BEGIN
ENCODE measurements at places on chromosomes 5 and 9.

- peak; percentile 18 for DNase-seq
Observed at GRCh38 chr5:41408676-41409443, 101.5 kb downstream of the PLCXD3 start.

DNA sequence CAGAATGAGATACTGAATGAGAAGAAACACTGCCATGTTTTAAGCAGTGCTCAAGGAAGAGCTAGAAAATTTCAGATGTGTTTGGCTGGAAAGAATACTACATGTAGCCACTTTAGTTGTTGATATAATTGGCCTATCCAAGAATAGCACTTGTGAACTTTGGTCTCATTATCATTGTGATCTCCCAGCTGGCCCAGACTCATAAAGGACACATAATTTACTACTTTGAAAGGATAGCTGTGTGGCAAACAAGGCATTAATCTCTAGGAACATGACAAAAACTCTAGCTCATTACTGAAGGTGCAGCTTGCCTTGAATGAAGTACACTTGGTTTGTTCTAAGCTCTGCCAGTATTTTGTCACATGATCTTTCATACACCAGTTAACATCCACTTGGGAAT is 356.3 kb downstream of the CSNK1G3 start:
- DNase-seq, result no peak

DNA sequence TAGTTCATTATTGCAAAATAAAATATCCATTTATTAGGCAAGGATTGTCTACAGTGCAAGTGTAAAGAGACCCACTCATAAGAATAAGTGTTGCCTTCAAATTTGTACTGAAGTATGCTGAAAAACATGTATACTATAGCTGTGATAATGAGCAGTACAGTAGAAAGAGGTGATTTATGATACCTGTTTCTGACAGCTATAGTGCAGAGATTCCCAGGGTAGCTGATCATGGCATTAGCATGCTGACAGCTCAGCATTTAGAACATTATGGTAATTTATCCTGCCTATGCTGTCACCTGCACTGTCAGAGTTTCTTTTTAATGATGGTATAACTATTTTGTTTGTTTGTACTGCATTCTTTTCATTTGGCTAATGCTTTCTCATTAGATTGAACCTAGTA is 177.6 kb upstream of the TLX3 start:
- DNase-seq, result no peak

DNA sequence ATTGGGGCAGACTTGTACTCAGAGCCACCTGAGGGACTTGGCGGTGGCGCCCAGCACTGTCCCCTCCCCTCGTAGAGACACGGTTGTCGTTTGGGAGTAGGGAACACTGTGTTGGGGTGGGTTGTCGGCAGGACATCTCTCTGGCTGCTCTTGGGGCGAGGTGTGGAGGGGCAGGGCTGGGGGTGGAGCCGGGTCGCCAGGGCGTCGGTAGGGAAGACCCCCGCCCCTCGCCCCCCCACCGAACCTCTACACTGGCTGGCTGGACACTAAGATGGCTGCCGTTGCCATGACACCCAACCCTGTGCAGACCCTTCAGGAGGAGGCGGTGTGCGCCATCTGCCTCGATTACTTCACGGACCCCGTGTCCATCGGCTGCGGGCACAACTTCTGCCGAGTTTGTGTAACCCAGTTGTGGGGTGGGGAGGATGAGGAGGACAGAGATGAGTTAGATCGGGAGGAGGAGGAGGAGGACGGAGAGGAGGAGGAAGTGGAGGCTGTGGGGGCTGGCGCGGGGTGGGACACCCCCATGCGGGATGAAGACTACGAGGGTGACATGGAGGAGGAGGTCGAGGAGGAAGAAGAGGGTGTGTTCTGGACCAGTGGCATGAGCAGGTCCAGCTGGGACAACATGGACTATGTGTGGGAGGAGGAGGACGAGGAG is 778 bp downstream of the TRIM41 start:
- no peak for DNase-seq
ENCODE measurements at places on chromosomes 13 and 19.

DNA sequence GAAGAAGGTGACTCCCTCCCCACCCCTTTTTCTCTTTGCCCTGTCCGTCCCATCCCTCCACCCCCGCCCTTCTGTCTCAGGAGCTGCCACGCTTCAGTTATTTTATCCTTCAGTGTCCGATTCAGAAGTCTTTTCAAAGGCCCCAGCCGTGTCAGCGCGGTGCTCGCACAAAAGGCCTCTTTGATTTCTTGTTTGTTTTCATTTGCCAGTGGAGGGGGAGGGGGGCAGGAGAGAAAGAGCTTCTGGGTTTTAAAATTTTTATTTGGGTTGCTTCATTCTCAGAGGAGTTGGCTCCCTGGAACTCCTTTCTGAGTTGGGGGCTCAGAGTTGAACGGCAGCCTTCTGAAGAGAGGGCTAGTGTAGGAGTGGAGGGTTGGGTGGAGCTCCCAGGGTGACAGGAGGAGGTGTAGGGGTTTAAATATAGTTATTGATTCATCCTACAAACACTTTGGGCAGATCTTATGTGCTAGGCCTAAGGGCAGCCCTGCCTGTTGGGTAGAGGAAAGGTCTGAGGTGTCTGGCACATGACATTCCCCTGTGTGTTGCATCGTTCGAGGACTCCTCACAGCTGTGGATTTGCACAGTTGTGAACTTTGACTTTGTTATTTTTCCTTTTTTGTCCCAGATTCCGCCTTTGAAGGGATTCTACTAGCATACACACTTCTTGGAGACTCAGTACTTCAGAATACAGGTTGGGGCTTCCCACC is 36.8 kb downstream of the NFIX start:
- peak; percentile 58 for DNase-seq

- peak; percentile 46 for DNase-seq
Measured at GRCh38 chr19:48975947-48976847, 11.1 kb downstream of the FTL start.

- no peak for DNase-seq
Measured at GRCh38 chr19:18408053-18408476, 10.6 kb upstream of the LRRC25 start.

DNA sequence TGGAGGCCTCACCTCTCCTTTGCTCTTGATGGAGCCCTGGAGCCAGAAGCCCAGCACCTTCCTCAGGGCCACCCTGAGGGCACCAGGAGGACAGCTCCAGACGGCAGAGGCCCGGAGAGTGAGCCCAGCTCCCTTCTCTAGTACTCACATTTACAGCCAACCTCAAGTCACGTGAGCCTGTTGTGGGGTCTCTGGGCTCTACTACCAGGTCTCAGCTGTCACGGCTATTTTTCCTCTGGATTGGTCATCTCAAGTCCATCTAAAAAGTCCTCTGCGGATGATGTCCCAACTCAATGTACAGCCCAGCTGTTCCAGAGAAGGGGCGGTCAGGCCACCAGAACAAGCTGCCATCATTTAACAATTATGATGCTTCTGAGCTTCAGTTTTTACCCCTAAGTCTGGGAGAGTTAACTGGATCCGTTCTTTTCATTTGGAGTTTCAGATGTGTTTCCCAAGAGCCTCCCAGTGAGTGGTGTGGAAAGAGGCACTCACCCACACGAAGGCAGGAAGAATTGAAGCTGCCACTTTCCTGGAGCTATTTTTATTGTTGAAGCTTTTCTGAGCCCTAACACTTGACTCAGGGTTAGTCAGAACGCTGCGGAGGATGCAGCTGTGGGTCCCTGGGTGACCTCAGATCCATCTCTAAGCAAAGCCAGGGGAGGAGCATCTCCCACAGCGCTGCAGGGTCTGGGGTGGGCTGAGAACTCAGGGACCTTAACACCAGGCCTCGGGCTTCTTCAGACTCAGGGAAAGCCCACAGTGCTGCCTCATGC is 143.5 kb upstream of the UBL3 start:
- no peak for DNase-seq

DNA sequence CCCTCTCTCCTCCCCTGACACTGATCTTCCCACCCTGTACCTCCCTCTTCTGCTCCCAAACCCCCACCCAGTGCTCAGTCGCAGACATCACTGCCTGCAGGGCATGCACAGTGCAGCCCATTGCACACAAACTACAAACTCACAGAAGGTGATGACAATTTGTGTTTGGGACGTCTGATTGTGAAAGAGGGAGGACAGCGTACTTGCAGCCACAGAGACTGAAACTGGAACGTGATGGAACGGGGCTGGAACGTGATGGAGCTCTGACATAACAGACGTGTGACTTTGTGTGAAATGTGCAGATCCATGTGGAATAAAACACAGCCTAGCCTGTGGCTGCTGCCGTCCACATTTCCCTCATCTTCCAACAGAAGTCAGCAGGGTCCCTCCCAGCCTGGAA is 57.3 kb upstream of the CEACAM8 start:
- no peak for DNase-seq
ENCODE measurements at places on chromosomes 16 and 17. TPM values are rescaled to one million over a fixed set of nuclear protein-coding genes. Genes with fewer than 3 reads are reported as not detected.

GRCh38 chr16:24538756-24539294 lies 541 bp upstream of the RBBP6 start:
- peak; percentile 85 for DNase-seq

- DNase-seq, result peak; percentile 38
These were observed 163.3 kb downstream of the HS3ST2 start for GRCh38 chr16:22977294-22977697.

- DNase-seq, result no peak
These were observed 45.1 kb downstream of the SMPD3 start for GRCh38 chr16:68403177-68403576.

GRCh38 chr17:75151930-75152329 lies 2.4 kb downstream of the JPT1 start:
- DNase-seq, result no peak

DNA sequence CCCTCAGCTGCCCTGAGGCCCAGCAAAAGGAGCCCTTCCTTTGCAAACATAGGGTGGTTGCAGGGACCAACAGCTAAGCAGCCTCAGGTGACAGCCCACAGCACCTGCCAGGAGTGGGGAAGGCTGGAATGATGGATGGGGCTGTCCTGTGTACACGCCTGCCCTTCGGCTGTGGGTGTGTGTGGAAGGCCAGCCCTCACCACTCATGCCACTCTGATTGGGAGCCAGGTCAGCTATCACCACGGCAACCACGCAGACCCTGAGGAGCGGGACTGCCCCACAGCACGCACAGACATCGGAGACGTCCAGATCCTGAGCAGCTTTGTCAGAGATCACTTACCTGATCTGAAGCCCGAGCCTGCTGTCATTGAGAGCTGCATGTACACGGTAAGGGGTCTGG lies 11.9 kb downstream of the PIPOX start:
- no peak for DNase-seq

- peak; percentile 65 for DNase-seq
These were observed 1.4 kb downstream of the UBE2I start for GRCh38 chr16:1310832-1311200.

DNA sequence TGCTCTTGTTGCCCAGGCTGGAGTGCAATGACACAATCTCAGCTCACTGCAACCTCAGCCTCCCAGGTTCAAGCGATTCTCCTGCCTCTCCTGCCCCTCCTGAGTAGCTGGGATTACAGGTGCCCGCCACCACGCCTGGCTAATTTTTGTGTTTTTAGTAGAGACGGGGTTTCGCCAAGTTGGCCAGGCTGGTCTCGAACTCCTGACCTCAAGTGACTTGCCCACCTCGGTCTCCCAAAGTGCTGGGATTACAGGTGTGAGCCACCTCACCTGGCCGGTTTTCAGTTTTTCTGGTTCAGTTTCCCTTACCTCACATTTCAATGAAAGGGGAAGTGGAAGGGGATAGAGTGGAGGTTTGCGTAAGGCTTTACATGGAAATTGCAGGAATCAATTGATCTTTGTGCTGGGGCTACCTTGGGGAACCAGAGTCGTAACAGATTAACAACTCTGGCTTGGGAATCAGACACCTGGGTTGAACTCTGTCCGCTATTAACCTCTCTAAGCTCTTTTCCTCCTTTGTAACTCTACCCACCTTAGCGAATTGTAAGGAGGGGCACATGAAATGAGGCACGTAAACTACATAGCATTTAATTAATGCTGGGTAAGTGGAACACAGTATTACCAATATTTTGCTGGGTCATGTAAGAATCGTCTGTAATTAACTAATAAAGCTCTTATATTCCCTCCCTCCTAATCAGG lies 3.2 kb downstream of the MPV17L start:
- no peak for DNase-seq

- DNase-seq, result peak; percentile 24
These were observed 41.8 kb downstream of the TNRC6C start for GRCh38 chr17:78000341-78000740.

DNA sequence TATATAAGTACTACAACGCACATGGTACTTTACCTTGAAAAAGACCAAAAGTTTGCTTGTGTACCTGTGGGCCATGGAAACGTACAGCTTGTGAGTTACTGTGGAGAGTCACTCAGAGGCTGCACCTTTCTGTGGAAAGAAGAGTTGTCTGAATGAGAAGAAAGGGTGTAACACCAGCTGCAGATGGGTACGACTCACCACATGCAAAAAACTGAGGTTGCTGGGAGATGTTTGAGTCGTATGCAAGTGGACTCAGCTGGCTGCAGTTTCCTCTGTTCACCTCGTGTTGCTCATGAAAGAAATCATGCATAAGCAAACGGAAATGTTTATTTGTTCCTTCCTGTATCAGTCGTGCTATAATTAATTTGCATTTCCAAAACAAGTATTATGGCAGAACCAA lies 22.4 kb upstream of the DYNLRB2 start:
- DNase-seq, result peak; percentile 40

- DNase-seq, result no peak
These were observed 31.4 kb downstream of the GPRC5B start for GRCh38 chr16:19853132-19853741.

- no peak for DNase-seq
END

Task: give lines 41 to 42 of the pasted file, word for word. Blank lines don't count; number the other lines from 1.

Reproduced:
These were observed 31.4 kb downstream of the GPRC5B start for GRCh38 chr16:19853132-19853741.

- no peak for DNase-seq